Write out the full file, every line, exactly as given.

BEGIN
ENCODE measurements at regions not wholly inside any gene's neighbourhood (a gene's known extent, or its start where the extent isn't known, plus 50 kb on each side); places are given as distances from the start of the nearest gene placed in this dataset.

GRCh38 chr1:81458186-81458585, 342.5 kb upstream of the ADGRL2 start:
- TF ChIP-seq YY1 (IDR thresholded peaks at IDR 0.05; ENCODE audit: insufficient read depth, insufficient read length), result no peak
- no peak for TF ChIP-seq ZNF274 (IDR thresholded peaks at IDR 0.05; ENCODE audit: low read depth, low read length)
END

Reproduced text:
ENCODE measurements at regions not wholly inside any gene's neighbourhood (a gene's known extent, or its start where the extent isn't known, plus 50 kb on each side); places are given as distances from the start of the nearest gene placed in this dataset.

GRCh38 chr1:81458186-81458585, 342.5 kb upstream of the ADGRL2 start:
- TF ChIP-seq YY1 (IDR thresholded peaks at IDR 0.05; ENCODE audit: insufficient read depth, insufficient read length), result no peak
- no peak for TF ChIP-seq ZNF274 (IDR thresholded peaks at IDR 0.05; ENCODE audit: low read depth, low read length)